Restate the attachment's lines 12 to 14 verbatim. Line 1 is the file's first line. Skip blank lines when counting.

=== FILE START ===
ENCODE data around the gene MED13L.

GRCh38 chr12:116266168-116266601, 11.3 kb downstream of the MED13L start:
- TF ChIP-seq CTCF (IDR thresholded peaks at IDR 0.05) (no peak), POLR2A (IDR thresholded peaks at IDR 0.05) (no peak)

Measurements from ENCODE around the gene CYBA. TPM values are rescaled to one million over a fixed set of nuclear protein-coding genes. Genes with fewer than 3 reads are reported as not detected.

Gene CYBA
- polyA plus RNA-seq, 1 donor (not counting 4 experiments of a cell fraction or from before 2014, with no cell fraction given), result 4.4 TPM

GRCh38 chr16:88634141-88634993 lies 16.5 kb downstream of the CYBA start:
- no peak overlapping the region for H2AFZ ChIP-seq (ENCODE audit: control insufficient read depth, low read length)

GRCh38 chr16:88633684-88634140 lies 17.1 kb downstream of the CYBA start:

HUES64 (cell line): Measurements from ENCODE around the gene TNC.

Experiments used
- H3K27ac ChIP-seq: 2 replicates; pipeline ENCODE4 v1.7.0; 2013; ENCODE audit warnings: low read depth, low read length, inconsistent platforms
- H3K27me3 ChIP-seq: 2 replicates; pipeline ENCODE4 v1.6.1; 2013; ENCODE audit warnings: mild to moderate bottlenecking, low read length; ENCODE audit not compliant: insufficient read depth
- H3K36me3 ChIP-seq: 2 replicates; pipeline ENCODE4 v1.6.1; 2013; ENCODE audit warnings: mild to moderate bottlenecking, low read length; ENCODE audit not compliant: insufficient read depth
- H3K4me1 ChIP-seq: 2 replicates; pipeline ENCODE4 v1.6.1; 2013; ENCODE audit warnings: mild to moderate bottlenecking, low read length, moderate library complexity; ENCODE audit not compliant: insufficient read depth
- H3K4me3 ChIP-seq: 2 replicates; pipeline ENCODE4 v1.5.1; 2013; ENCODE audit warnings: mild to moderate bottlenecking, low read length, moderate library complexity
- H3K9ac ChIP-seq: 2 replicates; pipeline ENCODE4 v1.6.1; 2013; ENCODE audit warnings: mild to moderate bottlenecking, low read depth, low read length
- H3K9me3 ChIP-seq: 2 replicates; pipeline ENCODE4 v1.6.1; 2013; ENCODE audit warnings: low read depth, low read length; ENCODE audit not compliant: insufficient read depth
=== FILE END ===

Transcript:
- H3K27ac ChIP-seq: 2 replicates; pipeline ENCODE4 v1.7.0; 2013; ENCODE audit warnings: low read depth, low read length, inconsistent platforms
- H3K27me3 ChIP-seq: 2 replicates; pipeline ENCODE4 v1.6.1; 2013; ENCODE audit warnings: mild to moderate bottlenecking, low read length; ENCODE audit not compliant: insufficient read depth
- H3K36me3 ChIP-seq: 2 replicates; pipeline ENCODE4 v1.6.1; 2013; ENCODE audit warnings: mild to moderate bottlenecking, low read length; ENCODE audit not compliant: insufficient read depth